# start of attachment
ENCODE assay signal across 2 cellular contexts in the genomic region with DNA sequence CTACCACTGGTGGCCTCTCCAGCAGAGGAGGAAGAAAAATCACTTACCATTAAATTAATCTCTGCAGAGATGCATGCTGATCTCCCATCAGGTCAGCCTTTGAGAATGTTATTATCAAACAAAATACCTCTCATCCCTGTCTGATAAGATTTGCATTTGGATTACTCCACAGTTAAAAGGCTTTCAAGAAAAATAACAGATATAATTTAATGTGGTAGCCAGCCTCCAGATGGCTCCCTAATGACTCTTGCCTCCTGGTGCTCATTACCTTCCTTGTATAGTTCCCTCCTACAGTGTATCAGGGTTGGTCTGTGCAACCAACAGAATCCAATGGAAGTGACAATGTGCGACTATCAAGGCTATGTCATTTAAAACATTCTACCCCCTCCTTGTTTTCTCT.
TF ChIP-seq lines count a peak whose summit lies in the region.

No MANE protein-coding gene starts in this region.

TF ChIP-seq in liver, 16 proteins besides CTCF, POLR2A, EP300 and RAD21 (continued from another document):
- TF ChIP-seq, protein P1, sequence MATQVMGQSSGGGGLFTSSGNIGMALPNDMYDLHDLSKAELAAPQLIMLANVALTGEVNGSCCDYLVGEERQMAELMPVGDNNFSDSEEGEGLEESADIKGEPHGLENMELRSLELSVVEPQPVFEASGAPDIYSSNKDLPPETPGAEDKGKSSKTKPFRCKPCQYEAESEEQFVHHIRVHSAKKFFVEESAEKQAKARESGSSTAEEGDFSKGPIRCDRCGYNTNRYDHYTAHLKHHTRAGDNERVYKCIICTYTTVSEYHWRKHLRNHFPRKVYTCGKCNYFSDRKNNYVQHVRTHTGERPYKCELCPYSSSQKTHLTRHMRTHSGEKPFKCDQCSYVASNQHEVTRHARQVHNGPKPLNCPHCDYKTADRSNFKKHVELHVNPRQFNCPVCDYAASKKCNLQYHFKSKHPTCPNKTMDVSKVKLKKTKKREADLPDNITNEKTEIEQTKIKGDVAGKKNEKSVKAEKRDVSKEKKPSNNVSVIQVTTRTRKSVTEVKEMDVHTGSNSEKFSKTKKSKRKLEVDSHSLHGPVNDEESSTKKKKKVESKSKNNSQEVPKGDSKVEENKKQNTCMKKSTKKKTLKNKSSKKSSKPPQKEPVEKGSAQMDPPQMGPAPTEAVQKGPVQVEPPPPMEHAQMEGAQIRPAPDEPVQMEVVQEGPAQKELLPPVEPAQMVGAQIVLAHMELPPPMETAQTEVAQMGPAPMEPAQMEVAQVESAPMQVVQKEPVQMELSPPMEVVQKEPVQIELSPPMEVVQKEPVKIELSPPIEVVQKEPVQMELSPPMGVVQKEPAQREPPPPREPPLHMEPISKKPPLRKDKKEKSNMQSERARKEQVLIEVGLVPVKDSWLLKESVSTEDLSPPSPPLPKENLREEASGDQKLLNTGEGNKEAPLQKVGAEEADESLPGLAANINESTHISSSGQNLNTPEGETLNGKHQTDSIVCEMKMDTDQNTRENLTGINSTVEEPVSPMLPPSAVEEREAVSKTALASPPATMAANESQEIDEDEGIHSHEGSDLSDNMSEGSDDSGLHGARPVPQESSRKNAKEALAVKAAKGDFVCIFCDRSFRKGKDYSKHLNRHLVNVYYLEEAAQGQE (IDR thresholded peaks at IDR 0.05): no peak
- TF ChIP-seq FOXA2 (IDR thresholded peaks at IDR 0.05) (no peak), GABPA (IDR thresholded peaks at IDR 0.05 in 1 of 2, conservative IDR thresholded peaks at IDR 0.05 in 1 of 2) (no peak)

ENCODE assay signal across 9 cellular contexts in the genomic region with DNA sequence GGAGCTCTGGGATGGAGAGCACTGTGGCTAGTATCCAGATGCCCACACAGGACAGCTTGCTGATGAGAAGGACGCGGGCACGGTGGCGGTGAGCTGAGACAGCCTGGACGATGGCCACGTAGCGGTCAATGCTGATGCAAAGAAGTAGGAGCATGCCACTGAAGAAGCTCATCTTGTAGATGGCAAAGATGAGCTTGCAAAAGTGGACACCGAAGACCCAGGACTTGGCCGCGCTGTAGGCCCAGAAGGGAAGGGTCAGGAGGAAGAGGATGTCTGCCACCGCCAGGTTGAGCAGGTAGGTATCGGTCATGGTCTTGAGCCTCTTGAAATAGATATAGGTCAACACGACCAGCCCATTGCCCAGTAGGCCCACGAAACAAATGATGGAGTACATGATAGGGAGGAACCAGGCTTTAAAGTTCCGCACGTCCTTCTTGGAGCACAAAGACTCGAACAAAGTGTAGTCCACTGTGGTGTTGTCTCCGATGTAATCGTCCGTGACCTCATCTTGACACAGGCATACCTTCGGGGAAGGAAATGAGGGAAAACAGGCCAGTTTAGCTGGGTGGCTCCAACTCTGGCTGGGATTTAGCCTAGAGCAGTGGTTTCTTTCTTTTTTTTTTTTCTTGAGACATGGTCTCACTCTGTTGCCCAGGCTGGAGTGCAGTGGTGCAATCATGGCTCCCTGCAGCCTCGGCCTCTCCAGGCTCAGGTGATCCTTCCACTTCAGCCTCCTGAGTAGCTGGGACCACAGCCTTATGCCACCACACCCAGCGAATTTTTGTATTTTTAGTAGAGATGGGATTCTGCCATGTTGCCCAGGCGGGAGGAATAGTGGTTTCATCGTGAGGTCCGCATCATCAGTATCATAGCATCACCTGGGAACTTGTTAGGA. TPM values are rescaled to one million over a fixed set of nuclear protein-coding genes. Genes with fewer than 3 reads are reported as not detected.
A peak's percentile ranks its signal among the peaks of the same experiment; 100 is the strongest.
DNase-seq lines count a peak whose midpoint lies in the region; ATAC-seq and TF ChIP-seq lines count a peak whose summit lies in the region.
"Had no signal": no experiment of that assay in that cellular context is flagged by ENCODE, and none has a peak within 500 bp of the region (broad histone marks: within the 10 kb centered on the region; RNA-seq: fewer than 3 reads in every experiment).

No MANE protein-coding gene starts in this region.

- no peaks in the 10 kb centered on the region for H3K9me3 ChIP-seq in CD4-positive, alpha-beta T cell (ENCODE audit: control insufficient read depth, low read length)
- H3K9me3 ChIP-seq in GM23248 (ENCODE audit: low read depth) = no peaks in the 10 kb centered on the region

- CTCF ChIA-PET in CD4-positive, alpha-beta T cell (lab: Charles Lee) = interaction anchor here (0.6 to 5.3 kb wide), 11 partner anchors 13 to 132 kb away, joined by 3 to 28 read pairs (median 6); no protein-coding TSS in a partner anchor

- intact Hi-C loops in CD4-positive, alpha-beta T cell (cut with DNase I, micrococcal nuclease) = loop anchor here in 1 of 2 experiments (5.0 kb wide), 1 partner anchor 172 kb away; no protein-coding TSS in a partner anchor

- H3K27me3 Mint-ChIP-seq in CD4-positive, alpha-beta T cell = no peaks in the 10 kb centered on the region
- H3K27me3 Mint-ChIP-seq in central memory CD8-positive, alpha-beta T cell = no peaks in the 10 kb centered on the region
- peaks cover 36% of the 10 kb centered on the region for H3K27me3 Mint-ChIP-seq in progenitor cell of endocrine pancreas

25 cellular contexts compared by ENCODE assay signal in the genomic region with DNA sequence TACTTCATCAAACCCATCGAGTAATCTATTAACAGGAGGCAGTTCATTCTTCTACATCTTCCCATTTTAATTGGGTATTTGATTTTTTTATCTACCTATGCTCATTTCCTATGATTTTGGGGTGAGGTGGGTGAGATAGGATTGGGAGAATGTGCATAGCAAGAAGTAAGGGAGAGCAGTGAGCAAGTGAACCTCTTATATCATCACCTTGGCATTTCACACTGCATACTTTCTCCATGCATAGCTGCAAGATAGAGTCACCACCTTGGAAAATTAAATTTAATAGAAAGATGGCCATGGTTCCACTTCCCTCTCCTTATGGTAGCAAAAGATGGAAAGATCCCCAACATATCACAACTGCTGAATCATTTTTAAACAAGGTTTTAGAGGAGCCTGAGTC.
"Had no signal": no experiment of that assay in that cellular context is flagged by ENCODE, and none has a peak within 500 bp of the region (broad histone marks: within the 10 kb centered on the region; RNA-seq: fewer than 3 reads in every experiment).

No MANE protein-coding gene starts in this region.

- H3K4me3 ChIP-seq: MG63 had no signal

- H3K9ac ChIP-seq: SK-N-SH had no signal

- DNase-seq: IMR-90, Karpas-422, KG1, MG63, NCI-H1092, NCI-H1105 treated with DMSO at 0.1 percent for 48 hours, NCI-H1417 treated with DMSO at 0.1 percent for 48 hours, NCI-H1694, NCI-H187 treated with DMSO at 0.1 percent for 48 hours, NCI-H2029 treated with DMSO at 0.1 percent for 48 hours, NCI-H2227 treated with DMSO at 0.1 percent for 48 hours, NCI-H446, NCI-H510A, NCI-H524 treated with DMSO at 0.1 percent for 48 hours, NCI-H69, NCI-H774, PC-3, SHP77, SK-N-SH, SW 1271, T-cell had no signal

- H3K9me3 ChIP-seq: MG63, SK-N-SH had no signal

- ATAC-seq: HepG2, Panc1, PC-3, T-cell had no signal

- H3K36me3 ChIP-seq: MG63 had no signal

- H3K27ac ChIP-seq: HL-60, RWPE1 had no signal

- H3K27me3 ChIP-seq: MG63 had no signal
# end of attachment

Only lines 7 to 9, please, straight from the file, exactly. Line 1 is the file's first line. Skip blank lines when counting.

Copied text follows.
ENCODE assay signal across 9 cellular contexts in the genomic region with DNA sequence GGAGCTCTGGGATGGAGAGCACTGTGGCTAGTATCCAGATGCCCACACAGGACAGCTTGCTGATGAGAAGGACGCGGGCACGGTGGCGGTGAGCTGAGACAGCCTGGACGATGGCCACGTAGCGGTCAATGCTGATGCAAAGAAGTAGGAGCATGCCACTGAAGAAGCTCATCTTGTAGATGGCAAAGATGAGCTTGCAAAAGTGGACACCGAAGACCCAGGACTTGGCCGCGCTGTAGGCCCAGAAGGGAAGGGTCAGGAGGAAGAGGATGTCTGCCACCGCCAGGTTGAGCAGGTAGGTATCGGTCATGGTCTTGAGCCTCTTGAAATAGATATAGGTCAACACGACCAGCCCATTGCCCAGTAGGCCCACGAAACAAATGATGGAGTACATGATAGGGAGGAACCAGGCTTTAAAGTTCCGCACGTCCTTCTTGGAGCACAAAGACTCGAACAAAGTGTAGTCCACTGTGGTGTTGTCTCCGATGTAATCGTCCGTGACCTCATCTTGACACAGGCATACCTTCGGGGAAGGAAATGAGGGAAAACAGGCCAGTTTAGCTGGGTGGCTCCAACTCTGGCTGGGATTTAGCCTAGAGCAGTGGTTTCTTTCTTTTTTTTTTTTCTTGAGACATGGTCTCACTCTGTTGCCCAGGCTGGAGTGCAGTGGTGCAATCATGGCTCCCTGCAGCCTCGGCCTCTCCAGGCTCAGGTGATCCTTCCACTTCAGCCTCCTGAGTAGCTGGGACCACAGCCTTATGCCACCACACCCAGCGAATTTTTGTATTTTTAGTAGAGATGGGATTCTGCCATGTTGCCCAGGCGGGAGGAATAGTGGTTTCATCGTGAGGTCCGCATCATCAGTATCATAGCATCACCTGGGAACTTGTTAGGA. TPM values are rescaled to one million over a fixed set of nuclear protein-coding genes. Genes with fewer than 3 reads are reported as not detected.
A peak's percentile ranks its signal among the peaks of the same experiment; 100 is the strongest.
DNase-seq lines count a peak whose midpoint lies in the region; ATAC-seq and TF ChIP-seq lines count a peak whose summit lies in the region.